Your shield is an important part of your defense. It is, however, far from the most important part. What is the most important part? Your feet (followed very, very closely by your hips). Defense is the skill of not allowing your body to be struck by a weapon. It is not the skill of blocking blows with your shield.

I'm going to talk about shields in this chapter very generally. Of all a fighter's equipment the shield is most often the most personal and idiosyncratic. It is often easier to lend out or borrow a helm which will work than it is to do the same with a shield.

But I have very particular ideas about shield specifics. My shield is always a curved heater. I recommend that it be no wider than shoulder width and no longer than from chin to crotch, slightly smaller actually. To install the strapping system I begin by attaching a rigid handle (I use a trusty 6 1/2" door handle) as close to the leading edge of the shield as possible and parallel to it and as close to the top as I can. I put it right in the dexter chief corner. I want my hand to be immobilized in the handle so I leave little or no slack between the shield and my gloved hand.

Then I pick up the shield by the handle and hold my forearm straight up. The elbow will be right at the shield's center of gravity. I mark where the strap should go at the widest part of my forearm. After the drilling and bolting, only microadjustments are made until I am happy with the shield. This system allows the user to let his elbow rest on his ribs. The weight of the shield is carried by bones, not arm muscles. My shields are 3/4" ply. With the various bits of metal and rimming, they come to about 14 lb.

But for now, whenever I say "shields," let it mean your own particular shield, be it heater, round, kite, wankel, buckler or any of the shield's multitudinous varieties. I hope most of what I say about shields will be applicable. Those of you who use very small shields or single grip round shields will have to sift and weigh what I say more carefully.

Shield principles are fairly straightforward. You want to move it as little as possible. You want to move it to as few regular locations as possible. That's it.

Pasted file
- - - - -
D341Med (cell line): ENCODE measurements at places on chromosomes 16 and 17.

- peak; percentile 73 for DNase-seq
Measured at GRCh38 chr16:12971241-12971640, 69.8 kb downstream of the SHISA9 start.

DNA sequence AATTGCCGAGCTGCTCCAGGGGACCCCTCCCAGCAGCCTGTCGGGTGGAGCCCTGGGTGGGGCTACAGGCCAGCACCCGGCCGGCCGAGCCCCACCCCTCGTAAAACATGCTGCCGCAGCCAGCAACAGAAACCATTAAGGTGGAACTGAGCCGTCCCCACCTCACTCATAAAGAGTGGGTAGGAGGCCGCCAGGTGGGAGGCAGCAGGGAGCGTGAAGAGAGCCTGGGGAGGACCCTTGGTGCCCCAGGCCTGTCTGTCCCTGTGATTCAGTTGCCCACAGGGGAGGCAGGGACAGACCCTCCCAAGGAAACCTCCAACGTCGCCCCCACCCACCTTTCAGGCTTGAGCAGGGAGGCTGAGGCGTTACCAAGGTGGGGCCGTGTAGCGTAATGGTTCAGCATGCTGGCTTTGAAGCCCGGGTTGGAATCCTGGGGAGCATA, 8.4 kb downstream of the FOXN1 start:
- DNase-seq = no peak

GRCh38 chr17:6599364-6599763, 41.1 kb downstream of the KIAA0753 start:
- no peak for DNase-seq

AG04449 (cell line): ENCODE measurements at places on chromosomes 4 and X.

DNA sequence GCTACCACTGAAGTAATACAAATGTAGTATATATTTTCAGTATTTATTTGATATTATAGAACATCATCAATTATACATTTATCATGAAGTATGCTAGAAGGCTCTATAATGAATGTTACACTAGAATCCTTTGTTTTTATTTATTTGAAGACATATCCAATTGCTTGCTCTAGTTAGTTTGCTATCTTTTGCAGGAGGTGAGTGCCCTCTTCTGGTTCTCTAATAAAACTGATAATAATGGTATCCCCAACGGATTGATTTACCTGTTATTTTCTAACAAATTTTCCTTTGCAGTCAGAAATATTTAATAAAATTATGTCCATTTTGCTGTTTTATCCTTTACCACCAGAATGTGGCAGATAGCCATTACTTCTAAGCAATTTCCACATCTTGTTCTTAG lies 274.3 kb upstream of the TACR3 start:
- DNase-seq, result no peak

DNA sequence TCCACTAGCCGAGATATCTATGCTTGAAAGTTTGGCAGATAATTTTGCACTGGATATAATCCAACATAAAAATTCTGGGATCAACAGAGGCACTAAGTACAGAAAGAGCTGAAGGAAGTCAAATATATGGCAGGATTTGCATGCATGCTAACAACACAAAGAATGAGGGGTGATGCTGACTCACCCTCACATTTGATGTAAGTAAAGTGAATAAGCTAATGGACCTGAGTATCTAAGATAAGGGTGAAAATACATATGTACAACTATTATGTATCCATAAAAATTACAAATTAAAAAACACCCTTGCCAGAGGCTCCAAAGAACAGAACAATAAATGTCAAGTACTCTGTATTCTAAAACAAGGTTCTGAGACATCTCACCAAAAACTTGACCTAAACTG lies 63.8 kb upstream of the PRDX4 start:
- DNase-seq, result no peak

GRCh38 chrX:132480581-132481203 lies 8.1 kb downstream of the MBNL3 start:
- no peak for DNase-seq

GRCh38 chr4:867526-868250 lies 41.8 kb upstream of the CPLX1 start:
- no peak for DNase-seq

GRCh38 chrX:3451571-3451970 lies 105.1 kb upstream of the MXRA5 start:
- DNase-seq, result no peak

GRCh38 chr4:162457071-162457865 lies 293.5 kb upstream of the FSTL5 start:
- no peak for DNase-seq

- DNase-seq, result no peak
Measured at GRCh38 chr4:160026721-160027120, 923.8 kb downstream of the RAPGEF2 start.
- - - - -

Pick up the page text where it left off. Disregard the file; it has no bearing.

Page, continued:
There are two ways to block with a shield. Either you meet the blow as quickly as you can, as far from your body as you can, or you let the sword get as close as it likes.

The first method is called "punch blocking" because you punch your shield at the incoming sword. The other method is called "static blocking" because you place your shield statically and wait for the blow to arrive.

Personally, I punch block above the waist and static block below. Of course, I start with my shield very open so that the shield edge is already about 30 inches from my helm.

Open and closed shields are not the same thing as opening up your swordside shoulder, but the concept is similar. "Opening up" means moving your shoulder forward. You determine whether a shield is open or closed by the gap between the shieldside hand and the swordside shoulder. Your shield is more closed the closer your shieldside hand is to your swordside shoulder. Typically, my shieldside hand is in a line with my shoulders. This is as open as possible.

Sometimes (not often, regularly only against a certain left-handed two sword fighting knight who is a half a foot taller than me) my shield is right against my shieldside shoulder. This is very closed, but because of my stance, my swordside shoulder is still all the way back.

Put on your shield. Have someone stand as though they have just hit the top of your helm with a sword. Lift the sword off your helm with your shield. This is how far you have to move the shield the majority of the time. It's usually a lot less movement than the beginner is making to block his helm.

I have only four places I put my shield:

  1. For head blows in front of my ears on my shieldside, I do nothing. My shield's already there.
  2. I have a leg block for all shieldside leg blows. I place the bottom tip of my shield against the center of my knee while bending my knees.
  3. For deep head blows on the shieldside, I begin a blow. I start to bring my hips forward and drop my spine. I often finish this blow. It disturbs my opponent.
  4. For blows to my swordside, so-called offside blows, I cock my swordside hip further back. My shoulders no longer are in a line with my feet so that my sword shoulder is behind the heel of my swordside foot. I am now even more cocked to throw a blow than usual. Guess what I do?

My shield is held up by my skeleton and moved by my hips. My bones are better and stronger hooks than my arms. My hips are stronger than my puny arm muscles. Hips. Let me repeat that. Hips. Not arms. Let me repeat that. Hips. Not arms.

But that's it. Four places. No blow I've yet encountered hits me if I'm in proper stance and I react to my opponent's blow normally. (Big ifs.) Find the fewest number of places which block all blows for you. Do the minimum of heavy lifting. And you have your shield work down pat.


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